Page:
• The Arkansas Technology Summit, a showcase of some of the state's fastest growing tech companies including several IA client firms, will run Nov. 13 from the Launch Pad maker space at the Innovation Center. Organized by the UA, UAMS, UALR, ASU and UAPB, the Summit will begin with a Nov. 12 reception at the Clinton Library following the ARK Challenge fall Demo Day. According to the Hub, those universities have produced 43 startup companies that are still operating today, employing more than 300 and adding more than $36 million in federal grants and $100 million in private investments to Arkansas' economy. Wow. The summit's free: More info here; register here
  • Launch Pad director Joel Gordon talked robotics with the Girls of Promise recently at the Clinton Library. Girls of Promise is a program of the Women's Foundation of Arkansas that aims to interest girls in science. Gordon rotated them through five maker stations, which introduced them to skills they'll need for robotics and other projects including soldering basics, introduction to electronics, arduino microcontrollers, and 3-D printing and design.
  • Janet Chu, and Arkansas native and recently appointed chairman of the National Endowment of the Arts, recently toured downtown Little Rock and North Little Rock and visited the Hub. Here's a report on her visit from Arkansas Business.
  • Lighting guru John Rogers was the man at the latest Hub-UB, the Hub's monthly TED-like series. More from the Hub on his talk: 

Most of us take light - in and around our homes, on the street, in our cities - for granted. But not John Rogers. As Hub-UB attendees saw earlier this month, Rogers purposefully uses light and its color as design elements, adding visual interest and creating a sense of depth. Examples he showed of commercial, residential and outdoor light treatments illustrated transformations of the ordinary into the extraordinary. Using color-changing LEDs, refracting lenses, fiber optic cables and black lights concealed behind panels, Rogers demonstrated how lighting design is an art, and technology, unto itself. Rogers also has designed the light features on the bridges spanning the Arkansas River in Little Rock. The beauty of these, especially on the Big Dam Bridge, is the way light enhances the structural elements of the bridges, rather than simply illuminating them. Does he have special plans for the future Broadway bridge, should he be asked to light it, too? "Video mapping with LEDs," said Rogers. "And I want it to be interactive." How cool is that?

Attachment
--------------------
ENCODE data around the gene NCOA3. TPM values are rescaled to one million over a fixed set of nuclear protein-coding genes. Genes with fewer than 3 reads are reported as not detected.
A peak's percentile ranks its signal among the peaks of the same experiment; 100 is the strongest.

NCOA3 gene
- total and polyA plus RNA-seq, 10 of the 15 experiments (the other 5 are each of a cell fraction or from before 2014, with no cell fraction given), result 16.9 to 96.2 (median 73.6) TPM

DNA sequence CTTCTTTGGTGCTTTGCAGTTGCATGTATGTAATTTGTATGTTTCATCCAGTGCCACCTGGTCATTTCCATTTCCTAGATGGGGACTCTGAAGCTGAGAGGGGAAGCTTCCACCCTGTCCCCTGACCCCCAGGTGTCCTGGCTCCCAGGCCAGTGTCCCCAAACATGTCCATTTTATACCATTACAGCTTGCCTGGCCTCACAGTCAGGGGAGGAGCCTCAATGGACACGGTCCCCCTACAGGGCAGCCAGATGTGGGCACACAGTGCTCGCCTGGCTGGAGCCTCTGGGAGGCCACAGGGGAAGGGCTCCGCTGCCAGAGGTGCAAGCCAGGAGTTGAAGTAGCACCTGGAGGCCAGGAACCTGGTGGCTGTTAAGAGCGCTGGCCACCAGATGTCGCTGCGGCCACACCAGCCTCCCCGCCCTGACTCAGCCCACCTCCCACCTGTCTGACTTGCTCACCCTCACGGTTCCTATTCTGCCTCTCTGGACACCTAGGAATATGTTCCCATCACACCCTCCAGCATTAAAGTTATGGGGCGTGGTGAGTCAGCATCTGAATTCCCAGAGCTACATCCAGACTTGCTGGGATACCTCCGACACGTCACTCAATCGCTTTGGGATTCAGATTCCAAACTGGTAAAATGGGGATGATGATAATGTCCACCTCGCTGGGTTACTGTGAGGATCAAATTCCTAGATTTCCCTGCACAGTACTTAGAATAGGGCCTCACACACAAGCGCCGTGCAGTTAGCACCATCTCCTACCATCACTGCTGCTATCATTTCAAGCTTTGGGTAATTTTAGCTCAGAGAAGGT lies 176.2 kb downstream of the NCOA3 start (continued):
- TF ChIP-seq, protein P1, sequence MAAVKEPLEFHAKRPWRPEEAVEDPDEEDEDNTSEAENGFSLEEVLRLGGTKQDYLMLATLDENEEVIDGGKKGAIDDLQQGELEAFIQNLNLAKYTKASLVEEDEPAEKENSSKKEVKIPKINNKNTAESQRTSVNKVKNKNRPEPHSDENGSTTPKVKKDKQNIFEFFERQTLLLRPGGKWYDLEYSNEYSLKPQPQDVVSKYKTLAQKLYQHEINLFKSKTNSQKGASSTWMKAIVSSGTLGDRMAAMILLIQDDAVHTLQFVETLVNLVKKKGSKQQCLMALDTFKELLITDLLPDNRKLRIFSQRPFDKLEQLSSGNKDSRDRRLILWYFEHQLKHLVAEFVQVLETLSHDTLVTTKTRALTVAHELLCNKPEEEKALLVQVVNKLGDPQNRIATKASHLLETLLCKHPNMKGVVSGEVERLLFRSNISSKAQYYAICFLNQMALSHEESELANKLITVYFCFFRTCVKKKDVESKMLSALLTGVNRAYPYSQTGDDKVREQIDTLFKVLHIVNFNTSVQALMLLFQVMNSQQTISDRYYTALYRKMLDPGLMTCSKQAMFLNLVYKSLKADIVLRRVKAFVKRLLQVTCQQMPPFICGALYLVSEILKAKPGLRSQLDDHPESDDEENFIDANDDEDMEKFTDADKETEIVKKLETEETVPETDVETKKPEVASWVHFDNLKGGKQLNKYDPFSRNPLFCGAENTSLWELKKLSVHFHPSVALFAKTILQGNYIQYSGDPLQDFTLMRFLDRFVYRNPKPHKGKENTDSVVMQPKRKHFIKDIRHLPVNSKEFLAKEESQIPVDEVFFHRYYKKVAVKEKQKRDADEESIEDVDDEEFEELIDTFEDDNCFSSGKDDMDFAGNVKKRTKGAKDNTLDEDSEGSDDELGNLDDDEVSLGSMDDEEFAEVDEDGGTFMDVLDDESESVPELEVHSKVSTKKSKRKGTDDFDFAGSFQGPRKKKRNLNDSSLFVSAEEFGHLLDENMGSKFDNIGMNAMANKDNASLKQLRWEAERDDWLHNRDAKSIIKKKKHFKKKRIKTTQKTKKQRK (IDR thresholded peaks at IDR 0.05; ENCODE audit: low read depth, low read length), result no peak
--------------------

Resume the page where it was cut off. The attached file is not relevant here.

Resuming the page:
Swimming in a Sea of Data: Justin Farmer of ARK Challenge Firm Neo


Innovate Arkansas adviser Jeff Amerine welcomes an ARK Challenge founder to this week's Swimming in a Sea of Data, the data-driven segment that makes up part of 8th & Walton's Saturday Morning Meeting.

This week, Jeff welcomes Justin Farmer of ARK Challenge and IA firm Neo, participating in the third installment of the startup accelerator in Fayetteville. Jeff and Justin discuss a fairly important topic: data security.

Saturday Morning Meeting airs at 6:30 a.m. each saturday on KNWA in northwest Arkansas, on the 8th & Walton YouTube channel and on Mondays, right here.

This week's segment begins around the 3:40 mark.


The Week Ahead: Arkansas Code Festival


The week ahead in the Arkansas techpreneurship ecosystem has been coded and is ready to post.

The Arkansas Code Festival, three days of Wooo Code Sooie on the Fayetteville square, highlights the week.  

Here you go. Have a good week:

  • The AVC's Pitch It series will feature "Crafting a Sales Pitch with Jim Karrh" Tuesday at 5:30 p.m. from the Little Rock Chamber. More here.
  • The weekly 1 Million Cups series resumes Wednesday at 9 a.m. from the Little Rock Chamber. More here.
  • The Arkansas Code Festival for student developers and designers kicks off Friday and runs through the weekend. You can call the Hogs Saturday morning in and around Razorback Stadium (we take on UAB at 11) and otherwise code them from the square. Neal Sales-Griffin is the keynote speaker. It's free, and meals will be provided. Reserve your spot here.
  • The Little Rock Chamber will be a busy place this week. On Saturday, it'll host the ArkansasDev Hackathon 1.0 hosted by the AVC. It'll go down from 11-7. It's free. Register here.